Fed to create emergency backstop for commercial debt market

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WASHINGTON — The Federal Reserve said it will use emergency authority to provide a liquidity backstop for commercial debt issuers as the coronavirus scare has raised concerns about the flow of credit.

The central bank said Tuesday that it was establishing the Commercial Paper Funding Facility to "support the flow of credit to households and businesses." The facility resembles a backstop the Fed created for the commercial paper market in the 2008 financial crisis.

“By ensuring the smooth functioning of this market, particularly in times of strain, the Federal Reserve is providing credit that will support families, businesses, and jobs across the economy,” the Fed said in a press release.

The CPFF will act as a liquidity backstop to U.S. issuers of commercial paper through a special-purpose vehicle that will in turn purchase unsecured and asset-backed commercial paper from eligible companies, the Fed said.

The Fed's latest action came amid calls from several market observers for the central bank to do more to prop up markets in the face of the virus scare.
The Fed's latest action came amid calls from several market observers for the central bank to do more to prop up markets in the face of the virus scare.

The Treasury Department is providing $10 billion of credit protection to the Fed from the department’s Exchange Stabilization Fund. The Federal Reserve Bank of New York also has committed lending to the facility on a recourse basis.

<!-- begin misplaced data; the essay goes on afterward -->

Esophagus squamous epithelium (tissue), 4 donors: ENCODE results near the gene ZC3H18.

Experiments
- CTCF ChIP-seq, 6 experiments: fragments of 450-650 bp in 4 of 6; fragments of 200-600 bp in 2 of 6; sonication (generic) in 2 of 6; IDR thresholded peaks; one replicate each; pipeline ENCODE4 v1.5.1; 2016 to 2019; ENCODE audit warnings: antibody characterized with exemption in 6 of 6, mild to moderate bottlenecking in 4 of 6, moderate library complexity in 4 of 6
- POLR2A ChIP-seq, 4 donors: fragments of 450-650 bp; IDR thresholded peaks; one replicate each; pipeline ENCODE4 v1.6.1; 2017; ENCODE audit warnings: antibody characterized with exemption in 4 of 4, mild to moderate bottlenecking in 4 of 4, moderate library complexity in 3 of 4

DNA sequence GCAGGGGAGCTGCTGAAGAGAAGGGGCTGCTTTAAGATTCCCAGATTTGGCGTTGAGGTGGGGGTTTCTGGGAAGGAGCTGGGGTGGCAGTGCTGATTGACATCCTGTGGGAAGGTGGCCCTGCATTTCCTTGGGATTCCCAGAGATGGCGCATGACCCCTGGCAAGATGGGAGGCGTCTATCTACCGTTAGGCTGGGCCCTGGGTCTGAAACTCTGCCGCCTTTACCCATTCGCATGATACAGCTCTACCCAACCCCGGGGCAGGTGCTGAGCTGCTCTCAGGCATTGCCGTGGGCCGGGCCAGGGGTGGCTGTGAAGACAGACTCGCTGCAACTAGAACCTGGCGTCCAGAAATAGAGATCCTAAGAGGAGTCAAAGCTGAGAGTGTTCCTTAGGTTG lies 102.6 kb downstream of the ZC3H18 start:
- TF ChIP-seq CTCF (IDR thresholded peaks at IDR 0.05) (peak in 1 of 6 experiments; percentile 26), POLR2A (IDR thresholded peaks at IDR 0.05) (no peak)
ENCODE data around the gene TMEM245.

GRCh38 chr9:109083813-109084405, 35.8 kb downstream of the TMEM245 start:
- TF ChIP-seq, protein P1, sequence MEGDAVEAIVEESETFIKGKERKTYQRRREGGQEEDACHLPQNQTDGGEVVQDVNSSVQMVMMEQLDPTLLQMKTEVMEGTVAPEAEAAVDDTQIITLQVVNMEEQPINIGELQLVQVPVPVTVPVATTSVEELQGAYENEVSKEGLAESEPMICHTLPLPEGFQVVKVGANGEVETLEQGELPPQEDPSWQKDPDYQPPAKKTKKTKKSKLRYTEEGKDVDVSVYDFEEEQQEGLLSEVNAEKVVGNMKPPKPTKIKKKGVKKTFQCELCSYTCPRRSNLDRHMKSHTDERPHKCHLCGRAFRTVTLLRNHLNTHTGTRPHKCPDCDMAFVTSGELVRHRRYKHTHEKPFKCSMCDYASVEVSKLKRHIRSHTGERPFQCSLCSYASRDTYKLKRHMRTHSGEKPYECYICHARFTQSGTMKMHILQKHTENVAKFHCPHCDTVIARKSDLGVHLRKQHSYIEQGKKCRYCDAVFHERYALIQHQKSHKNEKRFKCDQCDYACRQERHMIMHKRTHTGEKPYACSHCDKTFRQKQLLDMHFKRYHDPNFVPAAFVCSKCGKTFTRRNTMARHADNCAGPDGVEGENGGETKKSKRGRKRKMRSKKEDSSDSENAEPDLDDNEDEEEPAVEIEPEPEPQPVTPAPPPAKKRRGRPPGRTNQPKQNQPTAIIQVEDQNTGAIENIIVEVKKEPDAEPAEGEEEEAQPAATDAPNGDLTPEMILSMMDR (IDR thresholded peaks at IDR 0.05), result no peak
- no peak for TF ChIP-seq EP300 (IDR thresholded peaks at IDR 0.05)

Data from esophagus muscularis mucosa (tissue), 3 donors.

“By eliminating much of the risk that eligible issuers will not be able to repay investors by rolling over their maturing commercial paper obligations, this facility should encourage investors to once again engage in term lending in the commercial paper market,” the Fed said. “An improved commercial paper market will enhance the ability of businesses to maintain employment and investment as the nation deals with the coronavirus outbreak.”

The special-purpose vehicle will stop purchasing commercial paper March 17, 2021, unless the Fed decides to extend the facility.

The Fed's latest action came amid calls from several market observers for the central bank to do more to prop up markets in the face of the virus scare. Some commentators raised the concerns that recent interest rate cuts and other actions from the central bank will not directly reach those who most need help from economic stabilization efforts.

The Fed said the commercial paper facility will be created under authority granted by Section 13(3) of the Federal Reserve Act.

“By providing short-term credit, the CPFF will help American businesses manage their finances through this challenging period," Treasury Secretary Steven Mnuchin said in a statement. "The CPFF will provide a liquidity backstop to U.S. issuers of commercial paper through a special purpose vehicle that will purchase three-month unsecured and asset-backed commercial paper directly from eligible issuers.”

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